“Whose bills you instructed me to call in, sir.”
“Yes; well, I met him yesterday and promised to intercede for him you.” He laughed harshly. “What fun it is, poor idiot! He shook my hand with profuse expressions of gratitude. Mr. Leroy will back the renewal and you can let it run. Beaumont’s the second son, Lord Dunford is on his last legs, and the heir won’t live another year, we can come down like kites when the gallant captain has the title and estates. Till then we’ll wait; but stick out for another two-and-a-half per cent. Make the calves bleed, Harker; it will do them and me good.”
About that small matter of the young artist, Wilson, sir?”
“Eh! Wilson? Oh, yes. You got instructions to proceed in the usual way to sell him up.”
“Yes, sir, that was your order. He called yesterday, and pleaded for another week. His wife is dying, and they are starving. He begs hard for another week——”
Stuff, another week! the dog means another year. He should have thought of the time for repaying when he was borrowing. Another week—not another day. Start proceedings at once. Mind, I say it. Didn’t I hear him call me a ‘parasite from the pavement’ one night at a ball? Screens have ears, Mr. Wilson, and parasites have memories. Sell him up—do you hear, Harker?”
“I do sir; it shall be done,” replied his servant meekly.
“And now for Leroy’s account.” With a gleam of fiendish delight in his eyes, he scrutinized the figures and statements. “Ah! you are getting them in fast.”
“All Mr. Leroy’s bills we are getting in—buying up wherever they are met with, sir, according to your instructions.”
“Right, get him into your hands—you know how. Be prepared for—you know!”
Mr. Harker inclined his head.
“Now for the women. Ah, those dear butterfly creatures will come to the nasty sticky papers that were meant to catch bluebottles only; well, then, they must take the consequences. What! Lady Merivale—the fair Eveline. Does she want to borrow money?”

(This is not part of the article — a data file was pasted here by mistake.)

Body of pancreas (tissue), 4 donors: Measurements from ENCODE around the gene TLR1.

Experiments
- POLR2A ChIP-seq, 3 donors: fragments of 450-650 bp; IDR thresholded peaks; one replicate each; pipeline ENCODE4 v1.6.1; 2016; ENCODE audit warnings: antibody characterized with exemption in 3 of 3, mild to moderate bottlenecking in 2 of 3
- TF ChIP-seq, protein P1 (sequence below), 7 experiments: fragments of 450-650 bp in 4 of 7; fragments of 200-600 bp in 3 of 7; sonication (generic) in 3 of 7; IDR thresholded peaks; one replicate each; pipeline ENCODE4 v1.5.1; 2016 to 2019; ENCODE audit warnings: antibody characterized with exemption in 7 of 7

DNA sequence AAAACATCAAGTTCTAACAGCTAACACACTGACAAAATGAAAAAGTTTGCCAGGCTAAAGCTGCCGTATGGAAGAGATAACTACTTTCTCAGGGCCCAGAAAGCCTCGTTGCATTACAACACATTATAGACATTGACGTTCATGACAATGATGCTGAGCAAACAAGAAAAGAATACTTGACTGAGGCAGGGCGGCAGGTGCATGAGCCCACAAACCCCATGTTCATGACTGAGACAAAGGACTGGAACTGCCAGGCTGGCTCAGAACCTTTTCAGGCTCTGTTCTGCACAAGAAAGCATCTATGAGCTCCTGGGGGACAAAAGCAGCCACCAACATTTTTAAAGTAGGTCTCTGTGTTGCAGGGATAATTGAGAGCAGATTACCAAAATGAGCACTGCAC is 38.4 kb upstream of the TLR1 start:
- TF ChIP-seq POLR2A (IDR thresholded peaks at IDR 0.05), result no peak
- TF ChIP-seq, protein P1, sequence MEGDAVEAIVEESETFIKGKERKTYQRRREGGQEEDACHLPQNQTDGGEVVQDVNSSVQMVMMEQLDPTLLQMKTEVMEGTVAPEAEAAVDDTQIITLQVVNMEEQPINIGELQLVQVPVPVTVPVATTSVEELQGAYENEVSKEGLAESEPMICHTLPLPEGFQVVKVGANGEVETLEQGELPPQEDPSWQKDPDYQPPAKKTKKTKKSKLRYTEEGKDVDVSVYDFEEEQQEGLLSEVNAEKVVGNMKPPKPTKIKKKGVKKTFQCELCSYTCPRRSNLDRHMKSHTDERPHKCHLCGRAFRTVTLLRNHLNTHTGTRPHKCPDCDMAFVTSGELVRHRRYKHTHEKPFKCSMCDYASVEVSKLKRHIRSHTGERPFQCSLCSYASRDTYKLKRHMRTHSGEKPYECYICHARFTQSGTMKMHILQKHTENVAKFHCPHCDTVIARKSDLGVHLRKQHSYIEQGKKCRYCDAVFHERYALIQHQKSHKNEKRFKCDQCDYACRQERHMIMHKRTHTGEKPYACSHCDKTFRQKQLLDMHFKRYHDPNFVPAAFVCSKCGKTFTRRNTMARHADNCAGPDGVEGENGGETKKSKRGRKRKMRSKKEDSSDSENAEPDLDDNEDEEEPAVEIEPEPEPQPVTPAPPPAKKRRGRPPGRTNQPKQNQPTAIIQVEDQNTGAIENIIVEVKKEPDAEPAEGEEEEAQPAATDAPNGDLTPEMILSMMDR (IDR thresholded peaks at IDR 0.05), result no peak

“She dabbles in the Stock Exchange. I know her business man; he owes us money, sir, and we know some of his secrets. She has been losing lately, and has deposited her diamonds, sir—”
“Her diamonds? The famous Merivale diamonds? Where are they?”
“Here, sir.” Mr. Harker produced from his long pocket a shallow morocco case which he tendered mechanically to his employer.
Jasper Vermont opened the case, and gazed on its contents with twinkling eyes; then, shutting it with a laugh, he leaned back in his chair, rubbing his smooth fat hands over his chin.
“What will her ladyship do for them, and when were those left? I saw her last night and—by Heaven! she wore—”
“Paste imitations, sir. I had them made up for her. Did you think the counterfeit good?”
“Capital. Oh, isn’t it rich! that old idiot must have eyed her proudly, gloating over his famous diamonds on his wife’s fair bosom, little guessing they were Mr. Harker’s tawdry glass mockeries. Capital, Harker, but take care, take care. Remember the duchess who brought her jewels to pledge, and discovered that they were paste already, and that the duke had done the transmutation before her. Beware!”